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EU has ‘very serious’ issues with Apple, says competition chief

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Antitrust executive Margrethe Vestager says the EU has multiple issues over Apple’s App Store and its alleged non-compliance with the region’s new laws, and vows to enforce fines where necessary.

It has previously been rumored that the European Union is about to issue a fine against Apple over its alleged continuing to block rivals from promoting alternative services. Now European Commissioner for Competition, Margrethe Vestager, has confirmed that the EU is investigating Apple.

“Well, we have a number of Apple issues [and] I find them very serious,” she said on CNBC. I was very surprised that we would have such suspicions of Apple being non-compliant.”

“I can say this is not what was expected of such a company,” she continued. “Of course, we will enforce exactly with the same dedication and with the same top priority as with any other business.”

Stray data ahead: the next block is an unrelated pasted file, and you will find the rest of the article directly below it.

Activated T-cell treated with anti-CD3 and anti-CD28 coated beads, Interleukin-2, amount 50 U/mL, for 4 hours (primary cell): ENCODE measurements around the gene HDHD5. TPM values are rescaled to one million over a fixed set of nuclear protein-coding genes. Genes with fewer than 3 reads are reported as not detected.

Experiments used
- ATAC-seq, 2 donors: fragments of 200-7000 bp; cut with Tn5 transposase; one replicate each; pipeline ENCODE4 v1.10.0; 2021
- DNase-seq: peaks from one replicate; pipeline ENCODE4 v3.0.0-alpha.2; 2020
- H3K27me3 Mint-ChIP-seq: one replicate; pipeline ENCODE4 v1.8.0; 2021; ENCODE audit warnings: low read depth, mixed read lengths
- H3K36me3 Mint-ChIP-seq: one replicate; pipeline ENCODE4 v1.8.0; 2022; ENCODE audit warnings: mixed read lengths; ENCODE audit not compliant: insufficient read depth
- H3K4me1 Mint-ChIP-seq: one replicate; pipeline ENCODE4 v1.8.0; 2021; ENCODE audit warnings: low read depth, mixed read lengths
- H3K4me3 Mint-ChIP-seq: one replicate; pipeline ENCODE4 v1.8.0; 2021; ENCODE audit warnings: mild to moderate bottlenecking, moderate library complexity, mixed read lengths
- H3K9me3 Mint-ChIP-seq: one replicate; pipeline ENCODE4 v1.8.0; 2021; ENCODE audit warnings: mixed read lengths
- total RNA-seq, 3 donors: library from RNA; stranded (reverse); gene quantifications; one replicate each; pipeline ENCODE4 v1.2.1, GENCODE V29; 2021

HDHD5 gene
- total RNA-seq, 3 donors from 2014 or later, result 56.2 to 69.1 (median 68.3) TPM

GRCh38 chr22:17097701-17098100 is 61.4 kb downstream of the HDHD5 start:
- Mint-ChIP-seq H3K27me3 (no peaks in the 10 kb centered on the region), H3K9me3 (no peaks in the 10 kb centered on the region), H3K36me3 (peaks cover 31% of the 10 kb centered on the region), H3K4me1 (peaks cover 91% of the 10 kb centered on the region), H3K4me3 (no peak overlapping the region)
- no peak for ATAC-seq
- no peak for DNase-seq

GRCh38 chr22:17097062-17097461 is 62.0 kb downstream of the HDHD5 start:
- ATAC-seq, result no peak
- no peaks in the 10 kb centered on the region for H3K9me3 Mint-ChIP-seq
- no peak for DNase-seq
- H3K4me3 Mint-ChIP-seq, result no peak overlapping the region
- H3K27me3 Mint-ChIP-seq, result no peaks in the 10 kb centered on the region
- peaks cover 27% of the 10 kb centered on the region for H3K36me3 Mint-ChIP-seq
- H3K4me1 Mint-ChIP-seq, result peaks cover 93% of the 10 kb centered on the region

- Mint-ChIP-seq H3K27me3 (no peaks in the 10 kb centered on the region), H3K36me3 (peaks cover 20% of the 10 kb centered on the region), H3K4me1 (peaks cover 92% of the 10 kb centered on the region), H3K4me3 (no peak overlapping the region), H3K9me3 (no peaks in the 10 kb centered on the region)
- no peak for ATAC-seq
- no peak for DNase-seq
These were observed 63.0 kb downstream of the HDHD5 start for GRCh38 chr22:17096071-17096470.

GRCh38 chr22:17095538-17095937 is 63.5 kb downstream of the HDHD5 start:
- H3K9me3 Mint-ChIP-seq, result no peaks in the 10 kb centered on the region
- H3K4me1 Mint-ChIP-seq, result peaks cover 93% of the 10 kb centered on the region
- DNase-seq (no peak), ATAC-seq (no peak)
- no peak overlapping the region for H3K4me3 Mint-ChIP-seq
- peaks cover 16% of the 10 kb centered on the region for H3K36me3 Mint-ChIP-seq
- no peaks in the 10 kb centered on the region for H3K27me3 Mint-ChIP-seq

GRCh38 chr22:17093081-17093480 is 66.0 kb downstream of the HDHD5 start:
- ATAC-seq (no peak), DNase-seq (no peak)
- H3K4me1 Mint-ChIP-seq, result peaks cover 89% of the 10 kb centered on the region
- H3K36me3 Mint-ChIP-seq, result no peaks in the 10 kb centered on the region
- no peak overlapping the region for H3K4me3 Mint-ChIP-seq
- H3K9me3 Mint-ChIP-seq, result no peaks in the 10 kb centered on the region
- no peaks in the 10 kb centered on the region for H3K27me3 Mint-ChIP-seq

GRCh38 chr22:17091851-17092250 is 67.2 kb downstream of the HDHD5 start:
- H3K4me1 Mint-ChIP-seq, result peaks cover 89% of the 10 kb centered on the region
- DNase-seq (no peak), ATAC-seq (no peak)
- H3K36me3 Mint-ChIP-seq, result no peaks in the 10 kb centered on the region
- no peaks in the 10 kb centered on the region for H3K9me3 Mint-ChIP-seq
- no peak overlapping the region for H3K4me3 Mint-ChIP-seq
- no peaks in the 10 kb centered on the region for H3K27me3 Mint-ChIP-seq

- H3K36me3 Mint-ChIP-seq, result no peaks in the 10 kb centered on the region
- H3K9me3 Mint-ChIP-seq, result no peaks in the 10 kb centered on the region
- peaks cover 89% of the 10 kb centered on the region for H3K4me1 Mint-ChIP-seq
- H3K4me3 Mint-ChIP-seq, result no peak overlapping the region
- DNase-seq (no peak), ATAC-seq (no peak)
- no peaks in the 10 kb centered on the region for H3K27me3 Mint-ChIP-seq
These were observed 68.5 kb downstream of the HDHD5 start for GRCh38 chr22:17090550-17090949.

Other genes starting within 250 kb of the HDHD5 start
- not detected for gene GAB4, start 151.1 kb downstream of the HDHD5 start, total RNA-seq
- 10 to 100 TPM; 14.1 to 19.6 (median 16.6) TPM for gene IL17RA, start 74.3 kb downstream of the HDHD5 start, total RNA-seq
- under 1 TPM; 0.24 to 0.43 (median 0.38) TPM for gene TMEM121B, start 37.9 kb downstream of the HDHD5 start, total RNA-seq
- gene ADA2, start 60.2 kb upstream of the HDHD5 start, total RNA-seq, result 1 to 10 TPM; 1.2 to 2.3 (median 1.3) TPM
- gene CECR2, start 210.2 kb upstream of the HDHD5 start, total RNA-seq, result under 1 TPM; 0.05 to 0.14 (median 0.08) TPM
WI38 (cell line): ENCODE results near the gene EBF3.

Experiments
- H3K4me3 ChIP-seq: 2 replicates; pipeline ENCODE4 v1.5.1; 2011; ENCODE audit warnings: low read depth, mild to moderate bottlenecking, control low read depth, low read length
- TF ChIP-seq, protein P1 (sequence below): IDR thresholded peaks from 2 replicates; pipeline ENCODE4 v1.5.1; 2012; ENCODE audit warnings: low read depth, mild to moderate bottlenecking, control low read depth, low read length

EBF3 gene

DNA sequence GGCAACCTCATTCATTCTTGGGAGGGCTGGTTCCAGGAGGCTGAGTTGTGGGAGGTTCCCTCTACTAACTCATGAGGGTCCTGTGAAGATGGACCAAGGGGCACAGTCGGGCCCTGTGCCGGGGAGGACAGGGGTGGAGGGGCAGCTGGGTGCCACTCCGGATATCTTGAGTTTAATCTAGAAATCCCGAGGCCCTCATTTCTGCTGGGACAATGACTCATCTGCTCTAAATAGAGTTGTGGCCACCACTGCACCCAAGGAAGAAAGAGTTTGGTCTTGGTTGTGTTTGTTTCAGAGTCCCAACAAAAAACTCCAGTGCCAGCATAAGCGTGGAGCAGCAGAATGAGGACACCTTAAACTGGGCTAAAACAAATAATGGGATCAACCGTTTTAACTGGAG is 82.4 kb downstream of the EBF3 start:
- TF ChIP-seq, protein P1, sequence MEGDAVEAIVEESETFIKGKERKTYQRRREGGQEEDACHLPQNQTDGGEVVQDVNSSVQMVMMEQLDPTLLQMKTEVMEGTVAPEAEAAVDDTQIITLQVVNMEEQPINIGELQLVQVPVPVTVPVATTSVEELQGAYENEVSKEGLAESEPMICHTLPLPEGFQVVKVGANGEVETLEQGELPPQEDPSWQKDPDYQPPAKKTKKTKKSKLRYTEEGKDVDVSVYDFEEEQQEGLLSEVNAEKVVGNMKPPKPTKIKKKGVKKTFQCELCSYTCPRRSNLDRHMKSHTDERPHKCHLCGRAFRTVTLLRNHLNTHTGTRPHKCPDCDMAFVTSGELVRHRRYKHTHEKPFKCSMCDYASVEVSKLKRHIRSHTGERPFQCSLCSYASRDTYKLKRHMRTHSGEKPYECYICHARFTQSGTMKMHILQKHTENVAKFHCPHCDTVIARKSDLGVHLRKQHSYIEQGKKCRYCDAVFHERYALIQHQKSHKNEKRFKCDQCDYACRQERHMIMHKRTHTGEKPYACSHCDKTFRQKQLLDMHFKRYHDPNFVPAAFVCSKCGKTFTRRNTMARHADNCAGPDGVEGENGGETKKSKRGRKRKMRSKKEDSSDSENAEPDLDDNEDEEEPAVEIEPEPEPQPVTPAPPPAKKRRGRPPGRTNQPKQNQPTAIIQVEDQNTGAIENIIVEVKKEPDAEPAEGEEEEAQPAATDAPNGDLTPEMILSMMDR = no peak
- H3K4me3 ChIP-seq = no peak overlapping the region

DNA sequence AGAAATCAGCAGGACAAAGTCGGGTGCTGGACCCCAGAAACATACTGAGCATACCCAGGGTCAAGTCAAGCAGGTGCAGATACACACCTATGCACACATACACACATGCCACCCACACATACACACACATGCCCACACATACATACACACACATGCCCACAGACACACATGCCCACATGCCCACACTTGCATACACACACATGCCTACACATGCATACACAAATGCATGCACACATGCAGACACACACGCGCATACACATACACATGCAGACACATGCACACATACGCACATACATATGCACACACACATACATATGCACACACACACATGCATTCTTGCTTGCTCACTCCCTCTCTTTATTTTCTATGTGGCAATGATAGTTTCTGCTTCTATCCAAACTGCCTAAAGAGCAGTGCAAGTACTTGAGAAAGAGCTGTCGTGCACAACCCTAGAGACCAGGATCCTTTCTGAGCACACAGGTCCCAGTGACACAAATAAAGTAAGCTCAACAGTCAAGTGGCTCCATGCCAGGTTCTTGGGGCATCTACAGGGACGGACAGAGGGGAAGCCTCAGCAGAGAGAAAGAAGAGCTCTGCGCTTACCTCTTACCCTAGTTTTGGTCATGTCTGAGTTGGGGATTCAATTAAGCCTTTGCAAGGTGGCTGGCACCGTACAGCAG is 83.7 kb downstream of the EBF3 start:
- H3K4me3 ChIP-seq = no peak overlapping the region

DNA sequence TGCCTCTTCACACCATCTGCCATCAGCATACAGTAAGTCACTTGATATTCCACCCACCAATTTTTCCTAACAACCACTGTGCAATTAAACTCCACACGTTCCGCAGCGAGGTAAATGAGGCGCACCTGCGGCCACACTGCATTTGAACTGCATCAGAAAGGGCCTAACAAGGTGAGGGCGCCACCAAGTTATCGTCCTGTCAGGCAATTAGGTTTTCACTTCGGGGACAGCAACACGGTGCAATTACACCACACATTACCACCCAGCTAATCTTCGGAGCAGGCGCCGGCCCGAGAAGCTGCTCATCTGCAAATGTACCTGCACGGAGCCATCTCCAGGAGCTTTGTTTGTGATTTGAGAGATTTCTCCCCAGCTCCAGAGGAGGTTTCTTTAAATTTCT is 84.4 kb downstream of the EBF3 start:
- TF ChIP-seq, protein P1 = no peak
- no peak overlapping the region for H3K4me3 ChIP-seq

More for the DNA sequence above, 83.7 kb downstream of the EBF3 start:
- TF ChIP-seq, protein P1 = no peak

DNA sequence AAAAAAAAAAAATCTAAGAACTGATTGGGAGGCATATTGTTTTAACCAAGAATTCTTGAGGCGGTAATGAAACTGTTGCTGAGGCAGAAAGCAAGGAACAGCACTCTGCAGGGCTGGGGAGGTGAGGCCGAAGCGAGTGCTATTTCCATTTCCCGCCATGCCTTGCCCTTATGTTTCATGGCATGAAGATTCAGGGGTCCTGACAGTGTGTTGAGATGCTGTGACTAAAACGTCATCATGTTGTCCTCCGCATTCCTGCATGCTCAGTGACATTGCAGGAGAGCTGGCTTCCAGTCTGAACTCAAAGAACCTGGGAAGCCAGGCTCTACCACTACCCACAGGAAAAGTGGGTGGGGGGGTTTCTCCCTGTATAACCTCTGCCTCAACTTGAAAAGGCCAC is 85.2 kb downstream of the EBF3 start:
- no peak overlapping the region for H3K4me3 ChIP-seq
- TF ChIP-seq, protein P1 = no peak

While refusing to detail the issues, she said that an announcement would be made “hopefully soon.” Vestager also said that the EU has five current cases against Big Tech firms, including Apple, with more in progress.

“I expected cases, I was a bit surprised that we would have so many cases so soon and more in the pipeline,” she said. Vestager says she believes the Digital Markets Act (DMA) is directly affecting firms and their financial bottom line, and consequently she sees companies trying to evade the law.

Under the DMA, the EU has the power to levy a daily penalty of up to 5% of its average daily worldwide turnover. In Apple’s case, that potentially means up to $1 billion every day.

The DMA also gives the EU the authority to force the breakup of companies. Vestager described this as meaning the EU has “a strong toolbox” of options with which to punish non-compliance, and says that the DMA will be enforced.

“It’s only when you enforce that you change the law, the world,” she said, “because only then do you change behavior.”

The potential further fines against Apple follow the EU’s fining it $2 billion over Apple allegedly favoring its own Apple Music over the vastly more popular Spotify. The EU has subsequently been reported to be investigating whether that fine made Apple change any of its practices.